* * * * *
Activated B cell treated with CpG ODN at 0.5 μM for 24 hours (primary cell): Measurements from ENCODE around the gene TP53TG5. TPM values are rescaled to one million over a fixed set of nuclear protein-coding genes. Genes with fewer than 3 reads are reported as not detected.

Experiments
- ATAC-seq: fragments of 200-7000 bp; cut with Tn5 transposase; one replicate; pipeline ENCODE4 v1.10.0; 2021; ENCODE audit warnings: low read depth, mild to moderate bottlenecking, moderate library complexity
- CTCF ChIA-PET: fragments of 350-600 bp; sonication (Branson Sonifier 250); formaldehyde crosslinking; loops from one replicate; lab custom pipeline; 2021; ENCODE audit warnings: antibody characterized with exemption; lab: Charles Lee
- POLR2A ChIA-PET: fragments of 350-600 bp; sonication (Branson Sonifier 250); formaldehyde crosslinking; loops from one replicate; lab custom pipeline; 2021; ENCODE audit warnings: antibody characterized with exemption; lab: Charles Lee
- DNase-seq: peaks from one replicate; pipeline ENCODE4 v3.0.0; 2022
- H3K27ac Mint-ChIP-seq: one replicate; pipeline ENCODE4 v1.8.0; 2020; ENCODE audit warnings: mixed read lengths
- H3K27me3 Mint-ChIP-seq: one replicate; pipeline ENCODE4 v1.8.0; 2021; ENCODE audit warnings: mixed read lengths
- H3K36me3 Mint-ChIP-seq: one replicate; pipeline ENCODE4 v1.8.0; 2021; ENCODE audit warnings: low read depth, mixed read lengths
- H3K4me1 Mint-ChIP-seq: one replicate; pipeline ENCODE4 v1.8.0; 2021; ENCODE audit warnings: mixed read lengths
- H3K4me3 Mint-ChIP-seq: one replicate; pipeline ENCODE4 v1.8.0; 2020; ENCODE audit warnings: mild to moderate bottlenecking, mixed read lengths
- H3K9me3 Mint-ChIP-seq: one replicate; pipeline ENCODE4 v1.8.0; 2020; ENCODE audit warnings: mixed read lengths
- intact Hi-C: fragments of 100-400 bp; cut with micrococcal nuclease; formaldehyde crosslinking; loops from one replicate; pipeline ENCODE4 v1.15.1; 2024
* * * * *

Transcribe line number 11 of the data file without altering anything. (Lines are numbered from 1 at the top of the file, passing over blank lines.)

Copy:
- H3K4me3 Mint-ChIP-seq: one replicate; pipeline ENCODE4 v1.8.0; 2020; ENCODE audit warnings: mild to moderate bottlenecking, mixed read lengths